Thursday, October 13, 2011

All-Weather Farming and The Best Arugula I've Ever Tasted


I spent last weekend in Maine for an Indian summer last hurrah. It was an unexpectedly balmy 84 degrees and I felt disappointed that I didn't get to wear the sweaters I'd packed, but I ate some incredible food.

My first meal was dinner at the venerable Fore Street in Portland, and my first bite of salad exploded with a rich, peppery heat. I had to put my fork down and look at the plate. It was an arugula salad; what was the big deal here?

The big deal, it turned out, was the farm where the arugula came from: Laughing Stock Farm in Freeport, about 20 miles north of Portland. I sent the farmer, Lisa Turner, an e-mail to arrange a visit.

I found her packing a shipment of fall veggies in her barn. Lisa is an all-season farmer in a part of the country where farming in all seasons is a practical impossibility, or so you would think. The ground is frozen rock-hard for four months. Temperatures dip below -20! There's a good reason no one wants to visit Maine anytime after November 1 (except to ski): It's God-awful cold.

Lisa-484.jpgLisa Turner heads Laughing Stock Farms, where she grows some of the most delicious arugula I've ever tasted.

But while Lisa's farm consists of about 10 acres of land, it's also home to a small village of translucent greenhouses. And because of them, Lisa and her husband, Ralph, have been growing vegetables through the depths of harsh, unforgiving winters for the past 15 years. The couple harvest mesclun and mustard greens and that incredible arugula year-round for restaurants like Fore Street, Local Sprouts Cooperative, Street and Company, and many more, as well as their 140 CSA members.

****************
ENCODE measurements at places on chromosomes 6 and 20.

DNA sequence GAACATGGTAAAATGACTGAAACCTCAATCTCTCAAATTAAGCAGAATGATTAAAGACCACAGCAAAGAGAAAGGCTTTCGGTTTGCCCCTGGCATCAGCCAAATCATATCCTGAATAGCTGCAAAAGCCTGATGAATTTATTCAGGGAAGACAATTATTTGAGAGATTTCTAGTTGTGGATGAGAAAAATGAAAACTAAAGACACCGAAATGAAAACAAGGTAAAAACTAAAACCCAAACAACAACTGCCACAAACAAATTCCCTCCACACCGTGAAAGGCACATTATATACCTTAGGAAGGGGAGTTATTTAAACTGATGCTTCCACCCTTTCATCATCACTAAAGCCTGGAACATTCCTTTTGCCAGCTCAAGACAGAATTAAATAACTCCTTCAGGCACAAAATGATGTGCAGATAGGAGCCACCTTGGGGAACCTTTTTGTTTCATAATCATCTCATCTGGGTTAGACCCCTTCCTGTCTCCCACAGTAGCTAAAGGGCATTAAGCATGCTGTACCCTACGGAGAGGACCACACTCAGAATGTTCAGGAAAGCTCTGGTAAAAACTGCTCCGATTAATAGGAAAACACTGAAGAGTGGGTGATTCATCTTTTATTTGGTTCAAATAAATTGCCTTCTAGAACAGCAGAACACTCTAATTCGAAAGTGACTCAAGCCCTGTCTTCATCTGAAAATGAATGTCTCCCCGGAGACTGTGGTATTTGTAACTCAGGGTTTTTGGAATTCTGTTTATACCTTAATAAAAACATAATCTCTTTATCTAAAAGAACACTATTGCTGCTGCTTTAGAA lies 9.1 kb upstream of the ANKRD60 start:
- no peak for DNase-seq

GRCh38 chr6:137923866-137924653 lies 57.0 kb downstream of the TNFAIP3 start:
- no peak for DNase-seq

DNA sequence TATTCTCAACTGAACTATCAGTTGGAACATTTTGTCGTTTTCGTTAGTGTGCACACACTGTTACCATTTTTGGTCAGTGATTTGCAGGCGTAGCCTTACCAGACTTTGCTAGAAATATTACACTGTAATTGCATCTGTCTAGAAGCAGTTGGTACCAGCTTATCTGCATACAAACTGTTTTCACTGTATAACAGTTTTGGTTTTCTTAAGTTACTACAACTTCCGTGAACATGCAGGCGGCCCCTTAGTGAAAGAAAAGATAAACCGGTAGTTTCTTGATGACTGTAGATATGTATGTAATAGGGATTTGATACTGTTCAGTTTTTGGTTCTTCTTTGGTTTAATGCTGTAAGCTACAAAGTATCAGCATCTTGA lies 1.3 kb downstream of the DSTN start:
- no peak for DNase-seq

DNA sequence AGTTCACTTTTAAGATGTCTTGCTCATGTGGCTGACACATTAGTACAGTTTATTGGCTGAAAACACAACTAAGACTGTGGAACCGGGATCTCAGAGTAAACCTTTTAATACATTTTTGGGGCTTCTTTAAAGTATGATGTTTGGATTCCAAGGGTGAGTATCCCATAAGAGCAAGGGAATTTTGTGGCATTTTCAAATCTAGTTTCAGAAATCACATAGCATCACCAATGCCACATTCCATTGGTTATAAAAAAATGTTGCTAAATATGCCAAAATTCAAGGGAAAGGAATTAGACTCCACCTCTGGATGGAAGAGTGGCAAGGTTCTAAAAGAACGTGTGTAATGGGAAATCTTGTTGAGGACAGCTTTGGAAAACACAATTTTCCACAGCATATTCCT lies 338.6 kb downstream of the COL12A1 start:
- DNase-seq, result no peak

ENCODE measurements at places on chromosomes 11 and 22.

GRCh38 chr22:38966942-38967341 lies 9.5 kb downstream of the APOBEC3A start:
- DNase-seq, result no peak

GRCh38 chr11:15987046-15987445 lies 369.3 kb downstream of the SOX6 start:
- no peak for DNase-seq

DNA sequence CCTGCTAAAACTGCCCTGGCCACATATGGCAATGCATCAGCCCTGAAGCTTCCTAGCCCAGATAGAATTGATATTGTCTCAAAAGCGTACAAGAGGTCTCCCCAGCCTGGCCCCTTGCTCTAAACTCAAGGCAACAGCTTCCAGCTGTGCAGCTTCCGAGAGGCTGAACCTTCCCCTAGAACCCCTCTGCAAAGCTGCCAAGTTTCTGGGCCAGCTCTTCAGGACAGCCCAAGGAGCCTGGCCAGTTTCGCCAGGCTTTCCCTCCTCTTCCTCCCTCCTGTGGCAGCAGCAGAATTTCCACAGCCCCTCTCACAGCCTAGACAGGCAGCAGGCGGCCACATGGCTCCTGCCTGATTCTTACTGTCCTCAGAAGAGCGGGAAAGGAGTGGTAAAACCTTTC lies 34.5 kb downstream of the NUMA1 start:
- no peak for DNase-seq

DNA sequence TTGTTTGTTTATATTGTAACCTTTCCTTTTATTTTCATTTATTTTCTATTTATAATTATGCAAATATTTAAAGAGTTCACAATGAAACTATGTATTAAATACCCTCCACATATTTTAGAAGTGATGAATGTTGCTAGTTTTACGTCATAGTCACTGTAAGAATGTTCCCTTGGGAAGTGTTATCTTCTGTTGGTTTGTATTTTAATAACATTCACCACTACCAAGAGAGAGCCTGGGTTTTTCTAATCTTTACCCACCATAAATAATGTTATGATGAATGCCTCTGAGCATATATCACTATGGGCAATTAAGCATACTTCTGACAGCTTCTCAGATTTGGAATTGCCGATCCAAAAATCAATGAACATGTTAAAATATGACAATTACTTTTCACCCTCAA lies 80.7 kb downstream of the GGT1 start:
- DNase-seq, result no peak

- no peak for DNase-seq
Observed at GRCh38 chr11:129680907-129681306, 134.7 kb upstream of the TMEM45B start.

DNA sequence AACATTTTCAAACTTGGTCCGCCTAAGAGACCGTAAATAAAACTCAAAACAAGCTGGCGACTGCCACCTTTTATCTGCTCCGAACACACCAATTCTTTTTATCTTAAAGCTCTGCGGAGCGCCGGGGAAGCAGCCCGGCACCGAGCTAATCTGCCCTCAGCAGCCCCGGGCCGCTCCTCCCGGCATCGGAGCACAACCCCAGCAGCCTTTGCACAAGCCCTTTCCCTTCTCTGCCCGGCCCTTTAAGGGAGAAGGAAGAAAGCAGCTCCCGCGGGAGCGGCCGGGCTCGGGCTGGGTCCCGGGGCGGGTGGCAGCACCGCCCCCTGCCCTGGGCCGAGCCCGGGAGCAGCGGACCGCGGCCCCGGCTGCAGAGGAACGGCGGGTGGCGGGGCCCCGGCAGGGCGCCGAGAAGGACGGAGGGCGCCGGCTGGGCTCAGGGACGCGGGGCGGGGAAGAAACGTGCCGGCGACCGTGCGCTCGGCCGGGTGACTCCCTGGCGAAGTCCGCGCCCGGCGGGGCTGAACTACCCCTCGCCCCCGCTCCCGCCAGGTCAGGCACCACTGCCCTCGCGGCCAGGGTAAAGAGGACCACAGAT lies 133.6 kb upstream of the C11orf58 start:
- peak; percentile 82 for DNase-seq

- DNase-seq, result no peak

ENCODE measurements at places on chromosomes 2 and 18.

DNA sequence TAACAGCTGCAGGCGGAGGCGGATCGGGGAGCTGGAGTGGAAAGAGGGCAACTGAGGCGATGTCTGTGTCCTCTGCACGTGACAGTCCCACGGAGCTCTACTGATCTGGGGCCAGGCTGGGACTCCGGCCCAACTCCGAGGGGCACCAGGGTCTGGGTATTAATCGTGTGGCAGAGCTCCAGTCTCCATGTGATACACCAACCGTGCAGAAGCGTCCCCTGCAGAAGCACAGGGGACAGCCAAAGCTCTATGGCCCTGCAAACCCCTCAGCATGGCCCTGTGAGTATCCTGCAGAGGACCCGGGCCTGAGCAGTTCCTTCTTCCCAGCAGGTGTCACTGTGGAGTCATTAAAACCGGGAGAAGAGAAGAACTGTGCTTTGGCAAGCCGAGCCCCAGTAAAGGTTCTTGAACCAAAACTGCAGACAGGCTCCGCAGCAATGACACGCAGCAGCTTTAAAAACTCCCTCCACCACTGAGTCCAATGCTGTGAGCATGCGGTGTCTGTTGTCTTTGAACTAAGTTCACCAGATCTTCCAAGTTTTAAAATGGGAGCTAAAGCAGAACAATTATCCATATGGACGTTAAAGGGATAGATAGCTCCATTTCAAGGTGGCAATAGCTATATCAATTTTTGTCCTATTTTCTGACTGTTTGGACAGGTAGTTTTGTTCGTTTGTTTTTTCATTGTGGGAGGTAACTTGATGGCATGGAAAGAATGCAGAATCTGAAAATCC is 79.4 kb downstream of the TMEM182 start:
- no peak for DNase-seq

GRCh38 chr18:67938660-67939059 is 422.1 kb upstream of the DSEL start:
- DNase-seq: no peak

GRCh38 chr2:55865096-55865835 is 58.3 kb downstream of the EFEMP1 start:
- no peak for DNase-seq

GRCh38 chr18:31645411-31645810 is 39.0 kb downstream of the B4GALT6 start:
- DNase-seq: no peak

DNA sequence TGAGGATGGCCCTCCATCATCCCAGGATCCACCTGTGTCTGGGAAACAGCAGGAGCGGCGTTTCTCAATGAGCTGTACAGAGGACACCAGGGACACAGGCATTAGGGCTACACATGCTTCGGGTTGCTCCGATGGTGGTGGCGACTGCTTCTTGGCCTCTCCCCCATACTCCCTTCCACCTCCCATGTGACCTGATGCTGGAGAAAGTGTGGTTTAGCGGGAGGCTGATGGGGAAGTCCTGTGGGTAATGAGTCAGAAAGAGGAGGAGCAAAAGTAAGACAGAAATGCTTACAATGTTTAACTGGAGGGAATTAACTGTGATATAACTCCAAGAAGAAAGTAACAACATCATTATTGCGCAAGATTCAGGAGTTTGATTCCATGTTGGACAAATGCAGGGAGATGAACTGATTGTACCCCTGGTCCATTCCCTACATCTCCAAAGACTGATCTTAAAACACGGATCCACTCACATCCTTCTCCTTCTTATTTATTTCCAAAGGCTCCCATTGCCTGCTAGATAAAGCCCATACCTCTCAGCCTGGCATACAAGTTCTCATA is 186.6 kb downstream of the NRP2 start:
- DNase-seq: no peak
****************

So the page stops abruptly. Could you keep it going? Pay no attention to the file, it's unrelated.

As I walked into one of their greenhouses, I was hit with a wall of intense heat and moisture--even my camera fogged up. Each greenhouse is equipped with a tank of used restaurant fry oil that Lisa burns to keep her greens sprouting all winter. She harvests the arugula only once (instead of trimming the plant as it grows), and that technique, combined with its slow growing, must be the secret to its incredibly intense and fresh flavor.

There are other all-season farmers in Maine, too, and each has his own method. Eliot Coleman--who literally wrote the book on deep-winter farming--uses frost blankets (they're like comforters for lettuce) instead of bio-fuel, for instance.